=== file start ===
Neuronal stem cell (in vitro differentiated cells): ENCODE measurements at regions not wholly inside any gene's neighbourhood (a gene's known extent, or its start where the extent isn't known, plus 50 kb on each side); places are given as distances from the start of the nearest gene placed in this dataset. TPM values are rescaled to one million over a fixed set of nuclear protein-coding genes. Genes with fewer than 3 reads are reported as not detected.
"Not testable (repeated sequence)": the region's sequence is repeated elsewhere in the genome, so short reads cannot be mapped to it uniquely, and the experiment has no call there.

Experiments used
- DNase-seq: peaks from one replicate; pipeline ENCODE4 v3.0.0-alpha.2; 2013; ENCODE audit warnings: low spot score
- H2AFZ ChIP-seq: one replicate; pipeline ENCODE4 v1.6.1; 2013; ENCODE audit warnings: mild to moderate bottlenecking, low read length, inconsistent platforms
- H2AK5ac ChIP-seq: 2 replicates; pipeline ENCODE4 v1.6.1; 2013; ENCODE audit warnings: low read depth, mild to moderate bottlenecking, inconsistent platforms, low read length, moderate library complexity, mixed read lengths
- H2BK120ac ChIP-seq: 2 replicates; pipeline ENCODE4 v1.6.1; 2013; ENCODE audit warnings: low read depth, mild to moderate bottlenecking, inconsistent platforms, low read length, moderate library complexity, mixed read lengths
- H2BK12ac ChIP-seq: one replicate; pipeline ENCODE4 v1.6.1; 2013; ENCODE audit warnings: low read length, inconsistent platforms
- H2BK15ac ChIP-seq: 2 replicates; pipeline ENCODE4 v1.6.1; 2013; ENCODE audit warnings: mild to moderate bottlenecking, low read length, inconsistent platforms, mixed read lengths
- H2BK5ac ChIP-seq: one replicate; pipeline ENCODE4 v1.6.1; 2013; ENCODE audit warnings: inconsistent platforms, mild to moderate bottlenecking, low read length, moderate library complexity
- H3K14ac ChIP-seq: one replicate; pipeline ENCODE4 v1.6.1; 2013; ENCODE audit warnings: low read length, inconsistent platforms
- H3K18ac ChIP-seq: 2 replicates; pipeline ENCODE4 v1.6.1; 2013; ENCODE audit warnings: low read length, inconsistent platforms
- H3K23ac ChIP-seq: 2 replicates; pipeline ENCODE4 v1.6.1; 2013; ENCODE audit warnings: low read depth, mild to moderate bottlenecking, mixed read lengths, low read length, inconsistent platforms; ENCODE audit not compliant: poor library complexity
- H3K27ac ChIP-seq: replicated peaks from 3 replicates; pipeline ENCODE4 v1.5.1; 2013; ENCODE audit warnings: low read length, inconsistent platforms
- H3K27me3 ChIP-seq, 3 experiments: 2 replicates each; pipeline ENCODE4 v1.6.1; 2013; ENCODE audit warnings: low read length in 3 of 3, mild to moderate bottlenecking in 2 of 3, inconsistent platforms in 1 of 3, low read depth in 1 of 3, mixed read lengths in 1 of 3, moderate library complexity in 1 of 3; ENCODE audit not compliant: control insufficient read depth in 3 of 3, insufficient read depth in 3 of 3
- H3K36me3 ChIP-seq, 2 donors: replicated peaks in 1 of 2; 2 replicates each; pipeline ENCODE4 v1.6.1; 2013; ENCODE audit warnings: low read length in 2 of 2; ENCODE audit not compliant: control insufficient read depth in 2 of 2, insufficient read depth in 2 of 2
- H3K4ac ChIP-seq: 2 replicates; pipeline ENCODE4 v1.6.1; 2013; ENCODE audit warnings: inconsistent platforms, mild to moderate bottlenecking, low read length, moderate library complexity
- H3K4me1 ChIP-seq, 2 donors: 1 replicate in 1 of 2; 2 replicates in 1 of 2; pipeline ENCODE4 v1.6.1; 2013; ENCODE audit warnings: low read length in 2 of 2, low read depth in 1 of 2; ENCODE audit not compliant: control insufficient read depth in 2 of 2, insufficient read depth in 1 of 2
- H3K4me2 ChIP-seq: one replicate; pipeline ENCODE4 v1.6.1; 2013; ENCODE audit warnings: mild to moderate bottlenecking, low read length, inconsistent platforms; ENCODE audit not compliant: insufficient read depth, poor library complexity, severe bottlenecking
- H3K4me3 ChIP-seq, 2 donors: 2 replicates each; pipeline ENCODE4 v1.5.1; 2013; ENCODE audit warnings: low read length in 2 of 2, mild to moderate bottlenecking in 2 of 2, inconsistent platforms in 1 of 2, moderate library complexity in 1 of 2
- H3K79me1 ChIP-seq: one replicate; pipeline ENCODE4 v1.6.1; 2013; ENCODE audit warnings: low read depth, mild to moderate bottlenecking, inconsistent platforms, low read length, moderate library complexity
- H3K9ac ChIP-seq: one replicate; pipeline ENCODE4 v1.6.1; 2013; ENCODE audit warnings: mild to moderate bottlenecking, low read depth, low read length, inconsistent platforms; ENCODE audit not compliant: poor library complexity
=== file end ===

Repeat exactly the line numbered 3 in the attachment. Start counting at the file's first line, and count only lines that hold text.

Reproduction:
Experiments used